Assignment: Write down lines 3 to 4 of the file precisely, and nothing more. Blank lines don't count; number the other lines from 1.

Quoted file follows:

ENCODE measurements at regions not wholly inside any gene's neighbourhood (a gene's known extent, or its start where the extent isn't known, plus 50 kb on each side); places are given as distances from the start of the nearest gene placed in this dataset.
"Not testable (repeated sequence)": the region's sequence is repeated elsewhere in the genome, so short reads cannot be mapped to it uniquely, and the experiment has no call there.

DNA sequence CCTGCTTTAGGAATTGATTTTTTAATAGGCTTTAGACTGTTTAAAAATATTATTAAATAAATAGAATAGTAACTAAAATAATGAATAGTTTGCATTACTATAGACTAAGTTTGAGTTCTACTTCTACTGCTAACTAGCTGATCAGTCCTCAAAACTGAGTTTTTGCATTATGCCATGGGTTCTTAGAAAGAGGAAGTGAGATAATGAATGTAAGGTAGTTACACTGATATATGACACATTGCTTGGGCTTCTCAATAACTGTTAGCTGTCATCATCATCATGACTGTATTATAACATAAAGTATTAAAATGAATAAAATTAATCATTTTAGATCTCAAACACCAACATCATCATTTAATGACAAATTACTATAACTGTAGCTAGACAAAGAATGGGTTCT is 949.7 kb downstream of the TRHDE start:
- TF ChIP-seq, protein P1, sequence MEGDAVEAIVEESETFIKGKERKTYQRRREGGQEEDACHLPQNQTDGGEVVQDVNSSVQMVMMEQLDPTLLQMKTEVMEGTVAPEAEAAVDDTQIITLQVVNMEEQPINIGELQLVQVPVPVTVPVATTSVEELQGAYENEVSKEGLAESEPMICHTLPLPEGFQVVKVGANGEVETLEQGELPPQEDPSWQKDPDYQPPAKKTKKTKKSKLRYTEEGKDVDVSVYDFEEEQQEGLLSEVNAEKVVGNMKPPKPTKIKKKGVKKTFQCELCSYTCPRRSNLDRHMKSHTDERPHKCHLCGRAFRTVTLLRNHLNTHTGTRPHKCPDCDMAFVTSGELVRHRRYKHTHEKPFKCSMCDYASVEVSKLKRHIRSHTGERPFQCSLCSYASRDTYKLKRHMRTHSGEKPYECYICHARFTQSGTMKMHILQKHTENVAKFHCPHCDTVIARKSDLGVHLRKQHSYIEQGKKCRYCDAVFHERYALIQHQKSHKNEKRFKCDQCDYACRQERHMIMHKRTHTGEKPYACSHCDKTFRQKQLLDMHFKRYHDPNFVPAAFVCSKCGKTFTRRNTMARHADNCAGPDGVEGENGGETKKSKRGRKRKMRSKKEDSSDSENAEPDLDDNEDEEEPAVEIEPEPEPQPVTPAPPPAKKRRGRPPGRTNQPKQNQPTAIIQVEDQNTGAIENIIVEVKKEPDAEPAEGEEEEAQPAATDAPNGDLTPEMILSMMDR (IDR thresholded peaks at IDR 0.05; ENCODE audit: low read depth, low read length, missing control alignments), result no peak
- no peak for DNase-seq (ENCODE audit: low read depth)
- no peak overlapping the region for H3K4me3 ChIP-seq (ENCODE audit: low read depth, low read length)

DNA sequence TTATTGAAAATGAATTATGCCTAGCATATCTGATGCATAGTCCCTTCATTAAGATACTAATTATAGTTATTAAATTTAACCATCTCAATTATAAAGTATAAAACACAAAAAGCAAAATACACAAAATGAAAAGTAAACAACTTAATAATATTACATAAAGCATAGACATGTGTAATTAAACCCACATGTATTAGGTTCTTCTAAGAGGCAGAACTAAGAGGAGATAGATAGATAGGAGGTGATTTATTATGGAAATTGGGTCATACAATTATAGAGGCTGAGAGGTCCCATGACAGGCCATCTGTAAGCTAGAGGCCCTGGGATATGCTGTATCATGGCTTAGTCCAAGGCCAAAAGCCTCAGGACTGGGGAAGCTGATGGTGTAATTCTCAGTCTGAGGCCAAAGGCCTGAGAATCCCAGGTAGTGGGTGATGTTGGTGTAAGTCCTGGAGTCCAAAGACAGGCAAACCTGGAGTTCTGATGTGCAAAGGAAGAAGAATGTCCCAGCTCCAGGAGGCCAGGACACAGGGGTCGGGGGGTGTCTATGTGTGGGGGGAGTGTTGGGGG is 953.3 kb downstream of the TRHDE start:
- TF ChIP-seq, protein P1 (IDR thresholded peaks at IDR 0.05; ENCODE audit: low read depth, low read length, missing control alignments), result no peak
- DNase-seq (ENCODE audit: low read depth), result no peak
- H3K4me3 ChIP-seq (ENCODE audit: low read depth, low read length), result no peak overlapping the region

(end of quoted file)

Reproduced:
DNA sequence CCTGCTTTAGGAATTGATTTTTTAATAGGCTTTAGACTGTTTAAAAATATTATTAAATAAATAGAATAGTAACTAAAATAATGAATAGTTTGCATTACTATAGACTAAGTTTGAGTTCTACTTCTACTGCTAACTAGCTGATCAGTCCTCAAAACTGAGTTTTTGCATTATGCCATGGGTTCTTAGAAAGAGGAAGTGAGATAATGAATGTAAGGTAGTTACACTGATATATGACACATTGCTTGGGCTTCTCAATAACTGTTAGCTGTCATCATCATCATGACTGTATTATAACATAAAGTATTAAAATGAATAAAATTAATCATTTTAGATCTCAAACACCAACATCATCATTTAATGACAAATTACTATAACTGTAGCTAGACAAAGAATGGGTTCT is 949.7 kb downstream of the TRHDE start:
- TF ChIP-seq, protein P1, sequence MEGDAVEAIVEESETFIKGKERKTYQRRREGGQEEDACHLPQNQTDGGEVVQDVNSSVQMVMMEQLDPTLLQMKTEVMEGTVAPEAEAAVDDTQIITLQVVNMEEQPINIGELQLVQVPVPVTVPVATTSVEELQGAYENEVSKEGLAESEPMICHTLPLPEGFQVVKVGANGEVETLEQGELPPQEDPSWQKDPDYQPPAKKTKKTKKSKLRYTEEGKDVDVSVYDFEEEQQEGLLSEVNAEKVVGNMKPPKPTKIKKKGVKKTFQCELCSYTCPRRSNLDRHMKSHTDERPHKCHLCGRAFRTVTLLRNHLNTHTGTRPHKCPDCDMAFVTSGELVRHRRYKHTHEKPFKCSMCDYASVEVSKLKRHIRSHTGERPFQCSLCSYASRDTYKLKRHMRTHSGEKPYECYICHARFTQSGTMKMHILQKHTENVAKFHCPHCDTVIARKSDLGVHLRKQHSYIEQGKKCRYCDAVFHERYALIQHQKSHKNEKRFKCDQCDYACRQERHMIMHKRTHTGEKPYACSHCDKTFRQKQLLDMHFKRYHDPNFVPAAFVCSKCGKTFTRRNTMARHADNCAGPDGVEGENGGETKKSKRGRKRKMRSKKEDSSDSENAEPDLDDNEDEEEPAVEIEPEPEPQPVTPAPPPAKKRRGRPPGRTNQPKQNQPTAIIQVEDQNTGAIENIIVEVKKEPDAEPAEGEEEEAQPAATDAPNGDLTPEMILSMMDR (IDR thresholded peaks at IDR 0.05; ENCODE audit: low read depth, low read length, missing control alignments), result no peak